Customers categorically complex: Traditional demographics demolished in reportby
A recent study, carried out for Verint Systems Inc., has revealed that traditional consumer groups (those determined by gender, age, income, etc) just don’t fly anymore. The study explored attitudes towards organisations such as banks, broadband providers, retailers and utility companies, and unearthed four main categories of customer:
Basically, this is the group that will arrive home from a restaurant after a particularly enjoyable meal and promptly log onto TripAdvisor to wax lyrical about the whole evening.
This group show the most loyalty, with 85% staying with a provider for three years or more and 53% feeling valued as a customer. They’re happy or very happy with the service they receive, and are very likely to make this known to friends and family.
At the restaurant, these guys will inevitably still be eating ten minutes after everyone else has finished because they’ve sent their meal back so many times. They’ll probably wangle a discount on the bill because of it though, so it’s not all bad for the rest of the group. Just don’t let them catch you sneaking a tip to the waiter.
This group are the least loyal, with 44% having been with their supplier for less than two years. Only 20% claim to have received any form of thanks for their custom, and they’re just as likely to post online about bad experiences as good ones.
Fence sitters are harder to spot. This is mainly because they’re halfway under the table, having slid down their chair in embarrassment – hoping that the ground will oblige in swallowing them up – while their friend complains to the waitress (even if they do partly agree with the gripe).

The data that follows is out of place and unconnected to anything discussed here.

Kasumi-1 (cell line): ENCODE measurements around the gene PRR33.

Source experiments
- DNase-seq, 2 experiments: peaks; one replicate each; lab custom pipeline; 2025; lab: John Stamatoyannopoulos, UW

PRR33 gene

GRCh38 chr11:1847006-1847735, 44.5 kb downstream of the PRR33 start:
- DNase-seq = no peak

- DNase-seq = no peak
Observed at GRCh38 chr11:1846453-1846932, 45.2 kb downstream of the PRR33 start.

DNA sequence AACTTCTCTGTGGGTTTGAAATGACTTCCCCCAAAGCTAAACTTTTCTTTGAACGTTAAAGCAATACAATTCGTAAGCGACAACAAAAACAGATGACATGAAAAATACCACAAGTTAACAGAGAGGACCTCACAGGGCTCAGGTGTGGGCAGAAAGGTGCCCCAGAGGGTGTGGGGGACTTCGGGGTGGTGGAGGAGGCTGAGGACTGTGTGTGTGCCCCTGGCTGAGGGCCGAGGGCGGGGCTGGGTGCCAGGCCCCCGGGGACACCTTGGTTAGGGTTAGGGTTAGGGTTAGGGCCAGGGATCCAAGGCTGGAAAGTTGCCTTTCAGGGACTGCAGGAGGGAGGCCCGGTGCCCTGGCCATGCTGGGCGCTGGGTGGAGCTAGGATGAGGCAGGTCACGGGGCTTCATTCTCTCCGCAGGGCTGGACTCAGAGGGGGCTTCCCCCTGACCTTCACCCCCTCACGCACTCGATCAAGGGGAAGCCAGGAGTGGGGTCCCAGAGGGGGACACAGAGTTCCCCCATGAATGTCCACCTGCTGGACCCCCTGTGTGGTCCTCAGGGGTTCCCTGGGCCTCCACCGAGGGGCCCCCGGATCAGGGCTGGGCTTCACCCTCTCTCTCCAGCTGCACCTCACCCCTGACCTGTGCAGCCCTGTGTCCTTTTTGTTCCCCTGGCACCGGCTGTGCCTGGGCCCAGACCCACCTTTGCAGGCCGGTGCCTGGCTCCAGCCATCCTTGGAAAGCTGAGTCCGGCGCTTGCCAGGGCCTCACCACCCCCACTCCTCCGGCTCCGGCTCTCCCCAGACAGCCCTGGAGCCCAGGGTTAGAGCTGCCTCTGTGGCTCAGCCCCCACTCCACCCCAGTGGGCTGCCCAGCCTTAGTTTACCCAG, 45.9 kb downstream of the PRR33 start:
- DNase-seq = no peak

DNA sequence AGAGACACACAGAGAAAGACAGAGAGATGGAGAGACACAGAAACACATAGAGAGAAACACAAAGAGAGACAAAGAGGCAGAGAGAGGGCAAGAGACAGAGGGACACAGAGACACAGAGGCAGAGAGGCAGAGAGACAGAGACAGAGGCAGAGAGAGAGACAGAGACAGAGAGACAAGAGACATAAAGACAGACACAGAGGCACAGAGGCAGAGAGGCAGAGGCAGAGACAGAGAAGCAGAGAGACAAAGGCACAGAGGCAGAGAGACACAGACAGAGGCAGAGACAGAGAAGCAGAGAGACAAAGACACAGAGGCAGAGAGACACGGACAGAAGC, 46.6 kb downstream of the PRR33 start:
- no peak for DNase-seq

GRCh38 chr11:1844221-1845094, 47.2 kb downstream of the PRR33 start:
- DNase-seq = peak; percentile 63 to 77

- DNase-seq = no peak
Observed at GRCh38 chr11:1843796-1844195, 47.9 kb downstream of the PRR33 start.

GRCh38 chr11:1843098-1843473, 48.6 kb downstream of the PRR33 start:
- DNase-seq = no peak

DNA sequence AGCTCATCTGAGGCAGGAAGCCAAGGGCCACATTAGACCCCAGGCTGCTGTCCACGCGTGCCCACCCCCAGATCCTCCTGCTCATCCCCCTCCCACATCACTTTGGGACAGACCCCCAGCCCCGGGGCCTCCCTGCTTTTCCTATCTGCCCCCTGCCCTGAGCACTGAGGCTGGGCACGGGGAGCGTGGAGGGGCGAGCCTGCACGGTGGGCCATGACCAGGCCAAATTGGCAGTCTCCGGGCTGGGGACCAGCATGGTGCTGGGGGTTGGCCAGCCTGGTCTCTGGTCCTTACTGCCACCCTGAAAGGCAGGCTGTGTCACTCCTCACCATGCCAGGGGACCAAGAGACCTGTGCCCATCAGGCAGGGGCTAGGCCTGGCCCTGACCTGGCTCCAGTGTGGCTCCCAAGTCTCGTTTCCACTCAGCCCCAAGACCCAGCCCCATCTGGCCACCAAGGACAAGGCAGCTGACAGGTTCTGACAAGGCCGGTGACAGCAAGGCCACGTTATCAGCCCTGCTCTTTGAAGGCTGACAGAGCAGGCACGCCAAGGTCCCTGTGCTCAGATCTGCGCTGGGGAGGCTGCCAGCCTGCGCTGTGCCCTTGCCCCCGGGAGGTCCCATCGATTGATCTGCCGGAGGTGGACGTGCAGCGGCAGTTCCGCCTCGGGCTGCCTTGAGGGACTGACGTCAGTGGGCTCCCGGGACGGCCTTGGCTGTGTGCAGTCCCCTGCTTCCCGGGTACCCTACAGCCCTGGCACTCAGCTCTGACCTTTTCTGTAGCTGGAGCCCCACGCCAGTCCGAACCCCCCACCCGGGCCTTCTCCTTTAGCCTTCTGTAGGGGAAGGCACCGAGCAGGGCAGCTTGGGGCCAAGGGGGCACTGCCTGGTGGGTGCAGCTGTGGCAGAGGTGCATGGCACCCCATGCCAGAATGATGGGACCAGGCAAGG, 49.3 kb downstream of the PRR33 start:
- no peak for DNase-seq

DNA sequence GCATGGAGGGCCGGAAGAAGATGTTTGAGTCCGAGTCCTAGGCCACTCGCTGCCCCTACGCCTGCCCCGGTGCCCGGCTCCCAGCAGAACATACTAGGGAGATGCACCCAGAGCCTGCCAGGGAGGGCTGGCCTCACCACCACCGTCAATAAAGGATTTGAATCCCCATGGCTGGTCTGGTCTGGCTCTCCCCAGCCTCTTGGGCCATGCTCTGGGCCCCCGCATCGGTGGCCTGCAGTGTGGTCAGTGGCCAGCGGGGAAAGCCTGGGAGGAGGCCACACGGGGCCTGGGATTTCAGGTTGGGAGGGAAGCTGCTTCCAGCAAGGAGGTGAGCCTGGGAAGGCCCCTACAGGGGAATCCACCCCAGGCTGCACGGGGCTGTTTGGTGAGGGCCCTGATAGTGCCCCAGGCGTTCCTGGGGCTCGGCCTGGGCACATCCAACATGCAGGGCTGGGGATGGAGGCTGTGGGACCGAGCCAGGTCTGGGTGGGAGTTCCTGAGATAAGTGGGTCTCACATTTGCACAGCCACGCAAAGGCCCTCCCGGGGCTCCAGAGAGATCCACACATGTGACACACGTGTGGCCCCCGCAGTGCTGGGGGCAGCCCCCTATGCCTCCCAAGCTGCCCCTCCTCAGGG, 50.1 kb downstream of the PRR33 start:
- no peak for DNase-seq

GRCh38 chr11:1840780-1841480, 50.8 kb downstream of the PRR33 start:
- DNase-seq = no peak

This group are largely indifferent to service; they don’t really interact with companies or share experiences – good or bad. Almost half of them have been with the same provider for three years or more, with 23% unable to even remember when they last changed suppliers.
This group are, on the whole, satisfied with their service and are rather low maintenance. They’re likely to leave a respectable tip and walk out of the restaurant in a suitably good mood. Then never speak of the evening again.
Silent likers are the second most loyal group, with 68% having stayed with the same providers for three years or more. They are the least likely to complain but also the least likely to receive appreciation incentives from their suppliers. With the right nurturing, they have the potential to become brand champions. But mostly, they just go unnoticed.
It’s suggested that organisations should make an effort to recognise these groups and react accordingly to each, in order to maximise their business. It couldn’t hurt to give it a go; at the moment only 24% of consumers across all groups think that voicing their views is more constructive than simply hitting their heads against a brick wall. No wonder over half have never bothered to lodge a complaint.
This study really urges companies to listen up, and they do seem to be evolving ears for the job. A considerable 95% of UK service providers are investing more in listening to their customers (good news), although 45% admit they hardly ever analyse social media posts and 80% are using dated feedback surveys and complaints analysis (not so much). Seems they need to press those newly grown ears up to some different walls.